Local Pathogen Knowledge is Key to Preventing Infection After Surgery

Katie Murray, DO, assistant professor of surgery at the University of Missouri School of Medicine. Courtesy of Justin Kelley, MU Health Care

More than 250,000 people undergo a transurethral procedure each year in the U.S., and up to 10 percent of those people will experience a postoperative infection. But researchers from the University of Missouri School of Medicine have discovered an indicator to potentially reduce infections.

A transurethral procedure is the most common type of prostate surgery. Surgeons access the prostate through the male patient’s urethra. In an effort to avoid postoperative infection, patients are often prescribed a preventative antibiotic before surgery. However, infections after transurethral procedures are still common.

“Current first-line recommended antibiotics include first-generation cephalosporins and trimethoprim-sulfamethoxazole,” said senior author Katie Murray, DO, assistant professor of surgery. “But we found different antibiotics may be more effective in certain parts of the country depending on that region’s profile of antimicrobial susceptibility.”

Murray’s research team studied antimicrobial susceptibility profiles in 40 states. Twenty-two of those had statewide data, an additional 15 states provided public medical school data and the remaining three provided a combination of data from private institutions or counties.

“After reviewing the data from each state, we discovered current first-line recommendations for preventative antibiotic regimens provide relatively poor coverage overall,” Murray said. “In most cases, we found aminoglycosides and third-generation cephalosporins to be more effective than current first-line antibiotics.”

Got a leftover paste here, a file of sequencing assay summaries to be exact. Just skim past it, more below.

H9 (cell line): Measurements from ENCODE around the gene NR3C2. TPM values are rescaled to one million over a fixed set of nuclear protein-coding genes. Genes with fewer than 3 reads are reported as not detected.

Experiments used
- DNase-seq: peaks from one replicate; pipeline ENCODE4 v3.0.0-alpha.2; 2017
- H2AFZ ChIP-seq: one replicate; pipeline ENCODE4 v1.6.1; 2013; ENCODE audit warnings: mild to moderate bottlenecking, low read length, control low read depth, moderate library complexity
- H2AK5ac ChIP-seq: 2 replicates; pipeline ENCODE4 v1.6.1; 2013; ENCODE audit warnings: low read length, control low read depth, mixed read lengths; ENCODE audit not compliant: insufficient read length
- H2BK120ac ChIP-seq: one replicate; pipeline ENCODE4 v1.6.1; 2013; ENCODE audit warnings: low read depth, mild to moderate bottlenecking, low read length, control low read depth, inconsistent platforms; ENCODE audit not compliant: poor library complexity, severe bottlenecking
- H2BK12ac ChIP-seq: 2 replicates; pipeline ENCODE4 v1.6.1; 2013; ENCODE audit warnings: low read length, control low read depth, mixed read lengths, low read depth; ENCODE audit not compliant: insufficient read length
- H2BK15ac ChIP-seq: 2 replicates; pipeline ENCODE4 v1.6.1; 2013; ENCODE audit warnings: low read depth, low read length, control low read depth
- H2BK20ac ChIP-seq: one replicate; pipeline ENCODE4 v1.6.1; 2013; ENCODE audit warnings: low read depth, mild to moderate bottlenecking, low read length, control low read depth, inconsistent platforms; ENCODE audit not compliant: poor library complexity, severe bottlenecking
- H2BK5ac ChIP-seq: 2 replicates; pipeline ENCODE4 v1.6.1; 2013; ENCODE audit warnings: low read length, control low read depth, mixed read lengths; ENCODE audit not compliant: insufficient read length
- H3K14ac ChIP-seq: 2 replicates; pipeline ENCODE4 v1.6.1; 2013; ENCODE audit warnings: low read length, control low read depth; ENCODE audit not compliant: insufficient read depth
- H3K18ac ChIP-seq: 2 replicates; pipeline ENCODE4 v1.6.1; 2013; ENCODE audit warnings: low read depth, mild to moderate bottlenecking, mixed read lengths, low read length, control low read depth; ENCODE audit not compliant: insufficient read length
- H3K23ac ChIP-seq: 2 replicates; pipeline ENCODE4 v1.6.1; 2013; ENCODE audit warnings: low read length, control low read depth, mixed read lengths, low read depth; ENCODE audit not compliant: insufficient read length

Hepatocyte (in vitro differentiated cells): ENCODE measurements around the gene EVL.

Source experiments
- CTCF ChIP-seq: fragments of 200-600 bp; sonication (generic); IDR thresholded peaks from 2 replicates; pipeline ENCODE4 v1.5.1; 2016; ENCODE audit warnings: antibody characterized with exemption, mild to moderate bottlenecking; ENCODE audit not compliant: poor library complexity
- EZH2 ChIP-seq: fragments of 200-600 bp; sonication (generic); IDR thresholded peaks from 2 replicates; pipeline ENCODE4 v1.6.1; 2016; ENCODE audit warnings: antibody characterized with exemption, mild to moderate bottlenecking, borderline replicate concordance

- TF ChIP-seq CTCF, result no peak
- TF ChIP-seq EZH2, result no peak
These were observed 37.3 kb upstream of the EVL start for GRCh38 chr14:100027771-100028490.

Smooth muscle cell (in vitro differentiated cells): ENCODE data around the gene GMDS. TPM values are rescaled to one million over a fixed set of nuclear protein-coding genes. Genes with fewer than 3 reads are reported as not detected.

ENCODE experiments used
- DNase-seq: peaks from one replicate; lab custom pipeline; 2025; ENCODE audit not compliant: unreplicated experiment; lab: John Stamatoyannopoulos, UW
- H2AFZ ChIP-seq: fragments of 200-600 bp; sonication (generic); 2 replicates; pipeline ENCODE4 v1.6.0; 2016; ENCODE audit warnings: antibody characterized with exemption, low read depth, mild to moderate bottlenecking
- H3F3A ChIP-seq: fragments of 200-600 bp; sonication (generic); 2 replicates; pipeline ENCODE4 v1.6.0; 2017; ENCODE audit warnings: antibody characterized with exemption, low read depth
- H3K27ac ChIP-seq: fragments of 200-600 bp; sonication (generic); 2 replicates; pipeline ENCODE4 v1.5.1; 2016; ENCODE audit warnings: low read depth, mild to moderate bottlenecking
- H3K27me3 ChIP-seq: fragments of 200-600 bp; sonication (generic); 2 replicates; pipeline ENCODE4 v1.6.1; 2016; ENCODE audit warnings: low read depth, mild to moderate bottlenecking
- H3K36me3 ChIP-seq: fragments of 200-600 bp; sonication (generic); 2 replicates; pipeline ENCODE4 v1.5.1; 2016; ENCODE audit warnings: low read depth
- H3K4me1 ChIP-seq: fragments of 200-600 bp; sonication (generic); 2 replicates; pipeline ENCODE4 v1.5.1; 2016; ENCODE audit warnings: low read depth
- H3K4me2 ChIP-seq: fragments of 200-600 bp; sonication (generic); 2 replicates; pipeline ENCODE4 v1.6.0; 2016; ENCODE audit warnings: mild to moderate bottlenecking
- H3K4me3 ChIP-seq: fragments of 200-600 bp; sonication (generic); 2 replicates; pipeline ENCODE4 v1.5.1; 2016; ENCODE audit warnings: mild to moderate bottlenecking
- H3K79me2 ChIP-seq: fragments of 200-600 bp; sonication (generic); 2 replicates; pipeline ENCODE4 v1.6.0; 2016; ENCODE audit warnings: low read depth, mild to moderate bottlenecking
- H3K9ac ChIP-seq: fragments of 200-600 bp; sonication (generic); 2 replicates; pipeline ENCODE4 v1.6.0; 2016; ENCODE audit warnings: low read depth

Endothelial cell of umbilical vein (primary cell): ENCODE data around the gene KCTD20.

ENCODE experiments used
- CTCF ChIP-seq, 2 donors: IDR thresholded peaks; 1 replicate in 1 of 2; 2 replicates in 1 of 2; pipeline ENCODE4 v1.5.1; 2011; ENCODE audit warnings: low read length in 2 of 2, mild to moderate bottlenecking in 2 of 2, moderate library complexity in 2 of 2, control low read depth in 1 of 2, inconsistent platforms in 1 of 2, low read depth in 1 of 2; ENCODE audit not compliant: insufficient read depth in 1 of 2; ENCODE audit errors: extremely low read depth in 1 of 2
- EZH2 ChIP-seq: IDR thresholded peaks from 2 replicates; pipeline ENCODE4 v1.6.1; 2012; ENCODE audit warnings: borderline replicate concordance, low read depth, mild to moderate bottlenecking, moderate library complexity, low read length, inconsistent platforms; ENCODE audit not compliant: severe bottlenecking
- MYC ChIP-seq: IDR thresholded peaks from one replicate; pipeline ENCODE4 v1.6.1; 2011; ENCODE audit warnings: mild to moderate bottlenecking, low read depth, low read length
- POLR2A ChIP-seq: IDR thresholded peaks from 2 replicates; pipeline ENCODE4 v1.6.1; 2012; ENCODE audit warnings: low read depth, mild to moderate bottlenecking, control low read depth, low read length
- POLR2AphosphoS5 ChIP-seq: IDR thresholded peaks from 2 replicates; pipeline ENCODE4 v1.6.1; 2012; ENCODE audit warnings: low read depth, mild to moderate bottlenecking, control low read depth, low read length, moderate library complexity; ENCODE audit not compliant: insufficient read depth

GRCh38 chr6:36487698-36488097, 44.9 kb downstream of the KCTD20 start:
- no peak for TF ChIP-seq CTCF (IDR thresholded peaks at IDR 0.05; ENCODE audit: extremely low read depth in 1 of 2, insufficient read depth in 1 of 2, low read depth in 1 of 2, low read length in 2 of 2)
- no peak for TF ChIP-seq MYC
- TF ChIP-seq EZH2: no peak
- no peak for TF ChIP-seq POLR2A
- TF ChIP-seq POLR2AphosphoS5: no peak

In some cases, Murray and her team found non-first-line antibiotics were 10-15% more effective than first-line treatment against the most frequently identified organisms after transurethral procedures.

“Among the antimicrobials we studied, not one is clearly superior in all settings,” Murray said. “When possible, urologists should use up-to-date knowledge of local patterns, and large organizations should consider changing recommendations to reflect the geographic variability of susceptibility patterns.”

In addition to Murray, the study’s co-first authors included School of Medicine colleagues Geoffrey Rosen, MD, resident physician, and Shubham Kanake, MD, resident physician. Other contributors included Mojgan Golzy, PhD, assistant research professor; and Elizabeth Malm-Buatsi, MD, assistant professor of surgery.

Their study, “Antimicrobial Selection for Transurethral Procedures Across the United States: A State-by-State Antibiogram Evaluation,” was recently published in the journal Urology.